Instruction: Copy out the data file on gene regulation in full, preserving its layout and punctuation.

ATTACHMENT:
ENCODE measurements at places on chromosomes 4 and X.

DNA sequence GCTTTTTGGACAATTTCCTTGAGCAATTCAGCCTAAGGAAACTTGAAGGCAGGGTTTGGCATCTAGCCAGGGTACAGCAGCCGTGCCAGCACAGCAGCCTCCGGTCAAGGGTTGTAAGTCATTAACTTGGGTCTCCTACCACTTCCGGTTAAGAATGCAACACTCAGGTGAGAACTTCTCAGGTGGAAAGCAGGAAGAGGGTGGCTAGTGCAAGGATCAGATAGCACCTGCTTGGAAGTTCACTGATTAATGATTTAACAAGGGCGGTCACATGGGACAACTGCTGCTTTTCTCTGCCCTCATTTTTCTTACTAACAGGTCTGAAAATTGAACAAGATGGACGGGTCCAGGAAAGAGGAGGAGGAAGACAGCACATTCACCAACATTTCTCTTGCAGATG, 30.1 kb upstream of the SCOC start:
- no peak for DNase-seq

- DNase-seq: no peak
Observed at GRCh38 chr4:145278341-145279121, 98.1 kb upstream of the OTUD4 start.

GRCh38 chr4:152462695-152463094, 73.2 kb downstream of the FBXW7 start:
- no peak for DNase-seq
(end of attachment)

ENCODE measurements at places on chromosomes 4 and X.

DNA sequence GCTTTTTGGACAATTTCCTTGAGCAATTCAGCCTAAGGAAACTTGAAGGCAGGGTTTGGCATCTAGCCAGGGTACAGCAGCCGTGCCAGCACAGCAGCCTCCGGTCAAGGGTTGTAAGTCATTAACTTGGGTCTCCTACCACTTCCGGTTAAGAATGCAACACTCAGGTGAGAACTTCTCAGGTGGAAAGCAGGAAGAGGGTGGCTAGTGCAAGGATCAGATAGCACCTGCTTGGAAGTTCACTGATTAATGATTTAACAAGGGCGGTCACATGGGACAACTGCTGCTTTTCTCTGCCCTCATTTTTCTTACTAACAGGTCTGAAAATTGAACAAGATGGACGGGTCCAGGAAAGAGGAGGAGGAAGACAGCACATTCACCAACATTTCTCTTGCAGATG, 30.1 kb upstream of the SCOC start:
- no peak for DNase-seq

- DNase-seq: no peak
Observed at GRCh38 chr4:145278341-145279121, 98.1 kb upstream of the OTUD4 start.

GRCh38 chr4:152462695-152463094, 73.2 kb downstream of the FBXW7 start:
- no peak for DNase-seq